What is the importance( in Common Law) of the provision of
Responsibility distinct from Liability and enabling people to seek the
cessation of an illegal act even if they have not been damaged?
Who would go to court if they have not been damaged? Are they simply
busyjobs and vigilantes?
The terminology you are using isn't quite how it would ordinarily be discussed in a common law system.
People might go to court before they have been damages when the prospect of damage in the future is imminent, threatened, or likely but not certain.
For example, suppose someone has possession of your trade secrets as a former employee and is imminently about to commence work with another competing firm. You might seek an injunction to prevent that from happening.
Or, if someone has threatened to assault you, a court might issue a protection order, prohibiting that person from contacting you or getting close to you and ordering that the person's firearms be confiscated before an assault actually happens.
Or, someone has had a demolition permit issued to destroy a building that they allege is their building and you allege belongs to you. You might seek an injunction or declaratory relief to prevent that possibility.
You also might seek a declaratory judgment as to property ownership or boundary lines before building a fence or a building on what is at least arguably someone else's property, which could cause you to incur legal liability.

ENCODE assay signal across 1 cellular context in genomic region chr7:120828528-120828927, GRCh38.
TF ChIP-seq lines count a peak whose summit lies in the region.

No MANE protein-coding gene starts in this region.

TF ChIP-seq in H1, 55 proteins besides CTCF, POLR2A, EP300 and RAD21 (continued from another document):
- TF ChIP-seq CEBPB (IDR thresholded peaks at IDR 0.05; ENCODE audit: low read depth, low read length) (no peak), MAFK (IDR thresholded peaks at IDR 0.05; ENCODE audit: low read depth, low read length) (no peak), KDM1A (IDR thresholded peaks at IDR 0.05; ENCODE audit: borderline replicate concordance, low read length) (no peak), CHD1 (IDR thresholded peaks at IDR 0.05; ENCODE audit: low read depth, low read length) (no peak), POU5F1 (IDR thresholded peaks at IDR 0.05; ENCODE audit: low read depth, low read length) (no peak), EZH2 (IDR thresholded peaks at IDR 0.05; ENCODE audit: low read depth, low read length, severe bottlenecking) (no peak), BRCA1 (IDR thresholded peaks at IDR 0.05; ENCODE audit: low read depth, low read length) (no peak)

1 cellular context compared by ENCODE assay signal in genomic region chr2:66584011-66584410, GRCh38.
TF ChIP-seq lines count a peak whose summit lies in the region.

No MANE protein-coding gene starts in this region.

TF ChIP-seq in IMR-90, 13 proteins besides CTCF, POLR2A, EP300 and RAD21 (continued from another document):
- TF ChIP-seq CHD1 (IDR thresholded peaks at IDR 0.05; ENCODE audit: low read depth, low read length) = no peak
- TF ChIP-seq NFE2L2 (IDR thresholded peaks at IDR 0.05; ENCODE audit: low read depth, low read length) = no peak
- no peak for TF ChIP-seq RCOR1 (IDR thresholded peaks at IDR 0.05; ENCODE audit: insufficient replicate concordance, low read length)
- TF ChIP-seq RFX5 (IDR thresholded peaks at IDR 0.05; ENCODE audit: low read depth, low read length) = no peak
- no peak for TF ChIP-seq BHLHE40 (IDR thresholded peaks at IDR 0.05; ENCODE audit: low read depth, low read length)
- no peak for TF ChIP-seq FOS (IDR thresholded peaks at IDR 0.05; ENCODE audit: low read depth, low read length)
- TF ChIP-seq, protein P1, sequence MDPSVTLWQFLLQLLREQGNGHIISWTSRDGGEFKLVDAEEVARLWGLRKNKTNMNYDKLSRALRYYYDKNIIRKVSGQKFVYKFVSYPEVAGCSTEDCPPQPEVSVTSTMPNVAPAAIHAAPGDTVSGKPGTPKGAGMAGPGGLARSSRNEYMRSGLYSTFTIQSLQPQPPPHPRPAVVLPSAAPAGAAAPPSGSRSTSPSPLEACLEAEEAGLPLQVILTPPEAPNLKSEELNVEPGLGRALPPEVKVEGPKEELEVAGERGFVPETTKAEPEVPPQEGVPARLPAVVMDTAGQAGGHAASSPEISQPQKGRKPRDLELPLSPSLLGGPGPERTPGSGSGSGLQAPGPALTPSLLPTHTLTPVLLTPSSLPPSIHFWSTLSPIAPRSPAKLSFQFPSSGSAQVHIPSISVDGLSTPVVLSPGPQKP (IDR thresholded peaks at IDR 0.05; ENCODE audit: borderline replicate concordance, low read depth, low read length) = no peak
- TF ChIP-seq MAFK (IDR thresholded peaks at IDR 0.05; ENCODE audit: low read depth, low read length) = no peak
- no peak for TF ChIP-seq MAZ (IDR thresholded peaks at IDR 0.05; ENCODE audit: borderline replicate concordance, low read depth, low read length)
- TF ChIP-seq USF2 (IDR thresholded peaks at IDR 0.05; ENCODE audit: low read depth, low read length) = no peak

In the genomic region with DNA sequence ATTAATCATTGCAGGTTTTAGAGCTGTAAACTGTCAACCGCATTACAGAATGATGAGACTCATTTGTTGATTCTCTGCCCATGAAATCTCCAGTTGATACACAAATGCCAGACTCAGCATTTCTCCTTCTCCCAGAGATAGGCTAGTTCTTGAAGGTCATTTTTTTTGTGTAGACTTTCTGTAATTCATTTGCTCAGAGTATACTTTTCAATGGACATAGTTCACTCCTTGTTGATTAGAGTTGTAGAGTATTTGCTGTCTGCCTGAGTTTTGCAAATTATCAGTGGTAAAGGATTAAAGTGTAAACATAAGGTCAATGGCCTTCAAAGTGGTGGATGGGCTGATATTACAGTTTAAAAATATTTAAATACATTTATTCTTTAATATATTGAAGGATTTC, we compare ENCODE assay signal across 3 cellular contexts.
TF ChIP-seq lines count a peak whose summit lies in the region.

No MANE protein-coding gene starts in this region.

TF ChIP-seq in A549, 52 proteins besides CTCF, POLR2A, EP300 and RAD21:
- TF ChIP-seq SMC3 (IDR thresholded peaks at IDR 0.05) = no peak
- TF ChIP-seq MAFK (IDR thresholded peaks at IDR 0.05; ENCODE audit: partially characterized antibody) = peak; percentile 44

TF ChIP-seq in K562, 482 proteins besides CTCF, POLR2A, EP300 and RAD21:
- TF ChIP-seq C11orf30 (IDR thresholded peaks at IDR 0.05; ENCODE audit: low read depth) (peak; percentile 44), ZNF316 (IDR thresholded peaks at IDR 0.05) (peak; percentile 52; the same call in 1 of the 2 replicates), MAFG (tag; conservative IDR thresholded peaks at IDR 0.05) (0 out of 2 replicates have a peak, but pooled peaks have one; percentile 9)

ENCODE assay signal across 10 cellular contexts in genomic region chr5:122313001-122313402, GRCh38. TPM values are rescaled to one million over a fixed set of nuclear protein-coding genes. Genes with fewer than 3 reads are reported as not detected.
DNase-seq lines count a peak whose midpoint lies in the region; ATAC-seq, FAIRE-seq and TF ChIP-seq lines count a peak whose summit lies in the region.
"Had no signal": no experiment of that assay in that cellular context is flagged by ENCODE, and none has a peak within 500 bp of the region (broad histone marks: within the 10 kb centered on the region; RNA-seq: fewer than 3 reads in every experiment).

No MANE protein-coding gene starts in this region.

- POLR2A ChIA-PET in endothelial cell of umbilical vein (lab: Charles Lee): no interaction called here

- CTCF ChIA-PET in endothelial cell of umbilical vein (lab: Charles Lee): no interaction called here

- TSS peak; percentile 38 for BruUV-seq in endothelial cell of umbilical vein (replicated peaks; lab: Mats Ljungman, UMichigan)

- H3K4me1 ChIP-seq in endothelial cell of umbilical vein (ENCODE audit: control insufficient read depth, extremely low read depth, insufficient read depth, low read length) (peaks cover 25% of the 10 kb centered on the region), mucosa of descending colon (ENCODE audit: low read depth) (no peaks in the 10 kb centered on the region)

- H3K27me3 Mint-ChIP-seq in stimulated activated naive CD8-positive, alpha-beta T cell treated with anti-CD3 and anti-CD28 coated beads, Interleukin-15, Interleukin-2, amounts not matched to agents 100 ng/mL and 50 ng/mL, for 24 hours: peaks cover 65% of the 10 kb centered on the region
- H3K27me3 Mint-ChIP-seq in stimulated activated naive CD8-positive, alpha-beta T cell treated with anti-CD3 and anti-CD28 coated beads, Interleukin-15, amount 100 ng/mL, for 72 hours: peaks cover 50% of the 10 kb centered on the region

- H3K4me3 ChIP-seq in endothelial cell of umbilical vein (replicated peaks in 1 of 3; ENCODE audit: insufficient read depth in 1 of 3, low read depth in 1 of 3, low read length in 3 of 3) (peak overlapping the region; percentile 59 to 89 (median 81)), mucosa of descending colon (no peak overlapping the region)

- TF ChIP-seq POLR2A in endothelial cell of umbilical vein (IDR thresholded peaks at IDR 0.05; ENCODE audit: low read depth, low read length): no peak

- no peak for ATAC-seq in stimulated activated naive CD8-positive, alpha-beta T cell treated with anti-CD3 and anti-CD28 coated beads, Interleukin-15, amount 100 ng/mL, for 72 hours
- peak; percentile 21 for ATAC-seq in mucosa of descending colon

Or your might seek injunctive or declaratory relief if a law is passed that prohibits you from continuing your business (e.g. providing abortion services) and you believe that the law, if enforced, is unconstitutional, so you don't have to put money or liberty at risk to determine whether or not the law on the books is valid.
There are also circumstances in which a court can determined responsibility before damages are incurred even though they definitely will be incurred if there is responsibility.
For example, an insurance company might bring suit to determine if it is required to provide a legal defense to a putative insured who claims to have a valid policy from them. If the putative insured really is insured, the court might find that the insurance company is responsible for paying their legal defense costs as they are incurred, but it wouldn't have to do so if it was not responsible.
The issues could also be segregated in a class action lawsuit. A court might determine for a class as a whole, for example, that a company was responsible for all costs associated with a distinctive illness caused only by its product, but might reserve legal liability damages determinations for a case by case bifurcated trial process for each person in the class alleging to have had that disease and been damaged as a result. The class action might also hold open the ability of members of the class of people who used the product so that a judgment can be entered against the responsible party if the illness crops up later in a member of the class.